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|'What Car Do You
Drive?' Is a Religious Question, Campaign AssertsNovember 7, 2002, NEW YORK CITY -- This Saturday and Sunday (November 9 and 10)
in 15 states, rabbis and pastors will be reconvening their flocks in their
congregations parking lots after services to talk about how the cars they drive
raise religious and moral questions. Their message: Driving cleaner cars is a powerful way
for individuals to fulfill their stewardship of God's earth -- and to steer America clear
of war in the Middle East.
This weekends Interfaith Climate and Energy Campaign is a national effort of the National Council of Churches (NCC) and the Coalition for the Environment and Jewish Life (COEJL) to educate congregants and encourage advocacy on climate change and energy issues. Interfaith Climate Change Campaigns in 15 states are organizing the November 9-10 events.
"We're taking our concern from the pews to the parking lot," said the Rev. Dr. Robert W. Edgar, NCC General Secretary. "The foreign oil that fuels our gas guzzling cars is polluting our environment and fueling the causes of war in the Middle East. It's time we recognized that the cars we build and drive are moral choices."
"We're telling our congregants to ask themselves: 'Is the car I own driving America to war?'" said Dr. Edgar. The NCCs 36 Protestant, Orthodox, African American and Living Peace member churches comprise 50 million adherents in 140,000 congregations across the United States. "At the same time," he said, "we're also demanding that Detroit automakers meet us half way by building more fuel-efficient cars."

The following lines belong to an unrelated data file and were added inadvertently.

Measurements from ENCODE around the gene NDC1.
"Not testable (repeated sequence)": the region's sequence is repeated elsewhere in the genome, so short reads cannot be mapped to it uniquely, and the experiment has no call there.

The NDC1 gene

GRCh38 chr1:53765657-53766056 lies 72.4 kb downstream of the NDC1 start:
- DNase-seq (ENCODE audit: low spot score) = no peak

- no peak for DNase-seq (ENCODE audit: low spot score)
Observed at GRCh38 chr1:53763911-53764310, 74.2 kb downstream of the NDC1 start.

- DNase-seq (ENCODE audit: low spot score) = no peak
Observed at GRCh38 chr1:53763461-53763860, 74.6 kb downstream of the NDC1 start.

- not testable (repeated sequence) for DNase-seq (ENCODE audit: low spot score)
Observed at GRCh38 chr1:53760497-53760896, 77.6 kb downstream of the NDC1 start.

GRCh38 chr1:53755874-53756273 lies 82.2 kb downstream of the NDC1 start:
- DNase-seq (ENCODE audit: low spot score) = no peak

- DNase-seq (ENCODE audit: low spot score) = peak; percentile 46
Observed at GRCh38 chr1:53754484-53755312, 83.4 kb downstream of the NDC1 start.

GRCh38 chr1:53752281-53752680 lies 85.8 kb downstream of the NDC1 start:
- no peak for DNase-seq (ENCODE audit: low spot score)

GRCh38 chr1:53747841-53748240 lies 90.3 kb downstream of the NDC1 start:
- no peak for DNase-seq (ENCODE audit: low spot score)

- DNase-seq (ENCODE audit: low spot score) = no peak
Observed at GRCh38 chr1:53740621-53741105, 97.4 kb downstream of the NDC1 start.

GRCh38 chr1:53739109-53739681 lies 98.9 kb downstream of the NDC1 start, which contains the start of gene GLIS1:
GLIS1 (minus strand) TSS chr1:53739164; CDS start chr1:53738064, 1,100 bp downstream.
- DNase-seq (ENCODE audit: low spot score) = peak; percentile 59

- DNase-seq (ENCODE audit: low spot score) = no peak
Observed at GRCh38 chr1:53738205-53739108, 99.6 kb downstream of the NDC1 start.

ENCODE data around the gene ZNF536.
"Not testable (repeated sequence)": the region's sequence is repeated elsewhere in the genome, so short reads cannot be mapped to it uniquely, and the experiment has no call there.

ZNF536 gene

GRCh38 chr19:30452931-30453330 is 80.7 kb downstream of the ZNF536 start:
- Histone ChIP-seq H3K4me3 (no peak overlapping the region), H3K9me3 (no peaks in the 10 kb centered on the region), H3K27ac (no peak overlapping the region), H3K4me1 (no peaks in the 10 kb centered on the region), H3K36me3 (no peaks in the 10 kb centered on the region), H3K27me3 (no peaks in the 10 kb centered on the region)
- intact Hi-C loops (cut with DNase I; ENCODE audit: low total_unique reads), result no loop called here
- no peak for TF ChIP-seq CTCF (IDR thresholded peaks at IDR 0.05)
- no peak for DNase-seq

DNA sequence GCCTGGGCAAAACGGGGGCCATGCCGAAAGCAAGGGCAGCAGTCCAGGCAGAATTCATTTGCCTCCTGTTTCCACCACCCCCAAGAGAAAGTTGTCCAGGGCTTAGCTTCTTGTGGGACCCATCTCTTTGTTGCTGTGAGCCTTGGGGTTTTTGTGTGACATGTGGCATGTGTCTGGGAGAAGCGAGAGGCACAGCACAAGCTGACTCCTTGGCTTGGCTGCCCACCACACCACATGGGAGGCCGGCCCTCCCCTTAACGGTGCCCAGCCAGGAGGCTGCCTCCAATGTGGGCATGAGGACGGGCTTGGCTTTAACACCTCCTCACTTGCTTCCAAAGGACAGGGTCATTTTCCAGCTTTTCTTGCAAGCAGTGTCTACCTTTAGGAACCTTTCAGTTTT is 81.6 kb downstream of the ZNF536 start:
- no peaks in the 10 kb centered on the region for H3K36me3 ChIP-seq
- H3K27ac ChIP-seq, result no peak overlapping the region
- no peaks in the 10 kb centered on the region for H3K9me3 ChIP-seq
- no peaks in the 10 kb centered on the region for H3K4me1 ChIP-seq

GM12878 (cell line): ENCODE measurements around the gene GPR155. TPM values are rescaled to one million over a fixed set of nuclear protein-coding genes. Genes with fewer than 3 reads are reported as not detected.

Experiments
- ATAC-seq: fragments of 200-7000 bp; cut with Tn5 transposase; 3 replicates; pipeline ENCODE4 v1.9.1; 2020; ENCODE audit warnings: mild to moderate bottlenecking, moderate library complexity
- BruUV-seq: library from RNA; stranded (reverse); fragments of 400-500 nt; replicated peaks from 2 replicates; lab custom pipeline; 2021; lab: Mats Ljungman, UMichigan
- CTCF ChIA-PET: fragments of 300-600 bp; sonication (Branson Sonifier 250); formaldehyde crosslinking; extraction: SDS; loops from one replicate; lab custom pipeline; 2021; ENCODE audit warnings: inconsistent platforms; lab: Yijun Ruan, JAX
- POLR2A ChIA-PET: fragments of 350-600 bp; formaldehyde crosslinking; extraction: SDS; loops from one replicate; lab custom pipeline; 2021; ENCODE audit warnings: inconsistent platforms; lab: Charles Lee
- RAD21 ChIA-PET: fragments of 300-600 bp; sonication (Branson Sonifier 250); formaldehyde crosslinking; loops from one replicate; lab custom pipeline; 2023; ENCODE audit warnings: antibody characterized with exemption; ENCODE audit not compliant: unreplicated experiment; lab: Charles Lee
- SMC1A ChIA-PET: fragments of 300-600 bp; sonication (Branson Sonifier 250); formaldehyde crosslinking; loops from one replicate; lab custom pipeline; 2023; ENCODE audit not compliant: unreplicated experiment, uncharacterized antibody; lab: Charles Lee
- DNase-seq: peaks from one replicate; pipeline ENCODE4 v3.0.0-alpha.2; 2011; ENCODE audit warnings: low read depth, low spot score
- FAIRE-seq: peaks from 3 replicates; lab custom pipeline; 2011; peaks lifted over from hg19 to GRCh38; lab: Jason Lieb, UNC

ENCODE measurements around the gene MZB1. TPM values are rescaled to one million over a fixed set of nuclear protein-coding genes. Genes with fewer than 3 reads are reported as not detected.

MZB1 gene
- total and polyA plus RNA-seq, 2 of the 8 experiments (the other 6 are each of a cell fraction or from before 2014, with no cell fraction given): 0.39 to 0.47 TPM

"Through this initiative, we seek to open a new conversation about cars and their impact upon Gods creation and Gods children on earth," said Rabbi David Saperstein, Director of the Religious Action Center of Reform Judaism. At many weekend events, people will have opportunity to test-drive a brand new electric-hybrid car, on loan from a local car dealership. Each congregant will receive an information leaflet on the link between the cars they drive and the covenant between God and humanity.
25,000 congregations will be receiving sermon and study materials in follow up to this weekends events. On November 20, national religious leaders will convene in Detroit to deliver a letter, signed by religious figures from across the country, to Detroit's top automakers - Ford, GM and Chrysler. The letter lets the automakers know about the widespread efforts to educate congregants and urges the automakers to make cleaner cars.
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